|Entrance to the Prison Transportation Camp|
in Maroni, French Guiana
|Our ride across the border|
In preparation for our day-trip, we watched the classic movie with Steve McQuean and Dustin Hoffman, Papillion knowing we would tour what remains of the penal colony once known at the worst place on Earth. From 1852 to 1946 prisoners suffered a living death known as the “dry guillotine” in French Guiana. Three islands collectively known as the Iles du Salut, including infamous Devil’s Island, were a place no Frenchman would go unless sentenced by a judge.
|Richard outside the cell of Papillon|
|Papillon's cell was second from the right|
|Papillon's name is visible on the floor of the cell he was said to have occupied prior to his deportation to nearby Devils Island|
Buildings still standing include administration offices, the infirmary, and housing for the guards. We visited the cell block where a prisoners wearing red and white striped pajamas were confined to a room with a fixed wooden bench for a bed, a wooden pillow, one bucket for water and one for a toilet, and shackles to be placed around their ankles either overnight or for 22 out of 24 hours depending on their crime. There were 12 cells for reserved for prisoners awaiting the death sentence and 20 cells reserved for those destined for Devil’s Island. Still visible in some cells, are marks on the walls made by prisoners including tallys marking off the numbers of days spent in the cell or drawings of their escape dreams. The bottom half of most of the prison walls, including cells, were covered in paint made from black ashes. If a prisoner touched a wall or leaned against it, black soot rubbed off on their hands or clothing resulting in punishment.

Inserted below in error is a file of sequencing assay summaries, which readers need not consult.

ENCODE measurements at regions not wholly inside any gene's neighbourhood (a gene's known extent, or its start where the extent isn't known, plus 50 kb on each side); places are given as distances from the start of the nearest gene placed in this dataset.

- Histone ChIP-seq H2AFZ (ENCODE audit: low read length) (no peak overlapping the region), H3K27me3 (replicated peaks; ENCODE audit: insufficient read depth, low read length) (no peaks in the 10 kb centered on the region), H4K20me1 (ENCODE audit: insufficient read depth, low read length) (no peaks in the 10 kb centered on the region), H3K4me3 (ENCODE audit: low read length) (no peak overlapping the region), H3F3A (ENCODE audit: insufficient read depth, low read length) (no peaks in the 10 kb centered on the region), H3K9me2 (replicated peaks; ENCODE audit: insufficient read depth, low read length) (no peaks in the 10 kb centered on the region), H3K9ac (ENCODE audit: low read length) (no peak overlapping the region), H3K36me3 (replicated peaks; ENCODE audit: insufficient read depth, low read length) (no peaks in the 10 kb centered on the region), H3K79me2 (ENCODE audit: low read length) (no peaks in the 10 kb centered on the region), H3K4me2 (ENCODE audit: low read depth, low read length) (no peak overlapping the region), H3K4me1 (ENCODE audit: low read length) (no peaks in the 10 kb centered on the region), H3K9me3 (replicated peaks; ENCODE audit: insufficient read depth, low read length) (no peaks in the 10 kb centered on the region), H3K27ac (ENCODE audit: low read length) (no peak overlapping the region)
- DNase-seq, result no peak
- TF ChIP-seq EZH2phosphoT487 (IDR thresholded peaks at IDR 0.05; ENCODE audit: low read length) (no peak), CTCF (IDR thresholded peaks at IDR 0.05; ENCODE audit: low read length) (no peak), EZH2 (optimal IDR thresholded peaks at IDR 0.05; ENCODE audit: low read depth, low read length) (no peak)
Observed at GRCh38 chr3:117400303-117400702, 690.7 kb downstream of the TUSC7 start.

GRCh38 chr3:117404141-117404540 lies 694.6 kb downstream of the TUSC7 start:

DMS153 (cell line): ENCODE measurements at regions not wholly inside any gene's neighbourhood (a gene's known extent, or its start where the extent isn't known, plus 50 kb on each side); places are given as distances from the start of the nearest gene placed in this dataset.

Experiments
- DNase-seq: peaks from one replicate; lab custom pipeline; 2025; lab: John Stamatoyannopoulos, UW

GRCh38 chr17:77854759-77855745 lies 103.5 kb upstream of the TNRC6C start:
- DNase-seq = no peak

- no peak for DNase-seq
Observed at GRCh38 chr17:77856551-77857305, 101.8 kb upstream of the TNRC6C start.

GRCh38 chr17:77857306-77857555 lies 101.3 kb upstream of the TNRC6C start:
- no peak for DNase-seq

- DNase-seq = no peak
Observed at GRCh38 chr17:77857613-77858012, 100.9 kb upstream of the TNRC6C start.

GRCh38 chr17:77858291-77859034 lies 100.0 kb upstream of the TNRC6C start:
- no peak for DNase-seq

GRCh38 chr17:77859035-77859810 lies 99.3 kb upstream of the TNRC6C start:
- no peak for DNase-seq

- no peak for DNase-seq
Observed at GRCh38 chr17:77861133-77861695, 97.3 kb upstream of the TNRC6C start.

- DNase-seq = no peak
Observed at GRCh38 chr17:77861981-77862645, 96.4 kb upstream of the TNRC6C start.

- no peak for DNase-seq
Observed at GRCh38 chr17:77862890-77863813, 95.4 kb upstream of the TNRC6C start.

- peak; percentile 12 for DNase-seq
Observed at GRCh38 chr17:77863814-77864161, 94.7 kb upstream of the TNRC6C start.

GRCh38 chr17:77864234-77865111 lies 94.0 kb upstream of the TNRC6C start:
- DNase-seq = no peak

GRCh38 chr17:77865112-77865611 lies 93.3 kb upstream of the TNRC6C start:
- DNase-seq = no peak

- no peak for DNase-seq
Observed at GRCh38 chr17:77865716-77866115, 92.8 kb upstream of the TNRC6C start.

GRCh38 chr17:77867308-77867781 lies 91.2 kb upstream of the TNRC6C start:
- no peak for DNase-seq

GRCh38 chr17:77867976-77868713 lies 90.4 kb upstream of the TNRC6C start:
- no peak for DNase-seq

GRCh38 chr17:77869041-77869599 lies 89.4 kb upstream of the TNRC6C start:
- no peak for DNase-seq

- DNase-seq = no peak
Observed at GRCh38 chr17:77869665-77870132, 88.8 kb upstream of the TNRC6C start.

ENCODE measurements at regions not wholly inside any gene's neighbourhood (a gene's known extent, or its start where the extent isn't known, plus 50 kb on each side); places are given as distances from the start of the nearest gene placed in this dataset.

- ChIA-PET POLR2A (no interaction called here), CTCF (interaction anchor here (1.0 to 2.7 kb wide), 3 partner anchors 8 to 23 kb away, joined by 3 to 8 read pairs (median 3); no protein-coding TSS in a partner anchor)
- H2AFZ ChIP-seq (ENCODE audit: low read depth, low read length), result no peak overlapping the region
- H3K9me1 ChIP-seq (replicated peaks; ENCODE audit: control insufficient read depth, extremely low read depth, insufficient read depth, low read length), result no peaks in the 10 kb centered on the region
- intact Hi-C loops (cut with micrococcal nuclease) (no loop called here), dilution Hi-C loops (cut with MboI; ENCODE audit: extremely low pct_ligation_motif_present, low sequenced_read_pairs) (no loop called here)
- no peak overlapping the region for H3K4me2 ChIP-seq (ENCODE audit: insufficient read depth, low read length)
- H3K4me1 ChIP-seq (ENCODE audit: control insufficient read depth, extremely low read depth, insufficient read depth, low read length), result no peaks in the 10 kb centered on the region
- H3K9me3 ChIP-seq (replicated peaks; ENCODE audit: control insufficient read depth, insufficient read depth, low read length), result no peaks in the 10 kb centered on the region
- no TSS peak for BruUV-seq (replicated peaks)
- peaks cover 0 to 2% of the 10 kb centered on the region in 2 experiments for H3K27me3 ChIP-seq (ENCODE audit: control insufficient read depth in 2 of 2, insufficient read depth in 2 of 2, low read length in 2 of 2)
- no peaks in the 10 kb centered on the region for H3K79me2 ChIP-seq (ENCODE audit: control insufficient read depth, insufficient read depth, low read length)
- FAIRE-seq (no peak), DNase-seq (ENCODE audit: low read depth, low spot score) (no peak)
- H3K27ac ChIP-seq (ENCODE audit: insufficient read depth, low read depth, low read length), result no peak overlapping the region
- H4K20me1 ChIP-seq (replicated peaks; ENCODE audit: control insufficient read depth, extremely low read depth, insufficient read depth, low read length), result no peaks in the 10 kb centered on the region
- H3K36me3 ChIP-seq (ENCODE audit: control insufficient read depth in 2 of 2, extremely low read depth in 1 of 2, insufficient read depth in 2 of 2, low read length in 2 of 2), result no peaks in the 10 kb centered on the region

|Tour guide putting the shackles on Tony|
The forger, Fredric La Grange, tells how prisoners in solitary lay on their wooden boards, “their legs fettered to an iron bar, staring at any light coming from a small hole, just waiting… waiting… waiting.” La Grange died in 1964. Our guide shackled Tony (a prison warden in his previous life in England) to one of these beds for only 5 minutes but marks on his ankles remained for several hours. Of the 70,000+ convicts that sweated, suffered, and starved in the name of French justice, less than 2,000 would get out alive.
On a more uplifting note, we also spent time at a most fabulous outdoor market held Wednesdays and Saturdays.
|Open market in Saint-Laurent du Maroni|
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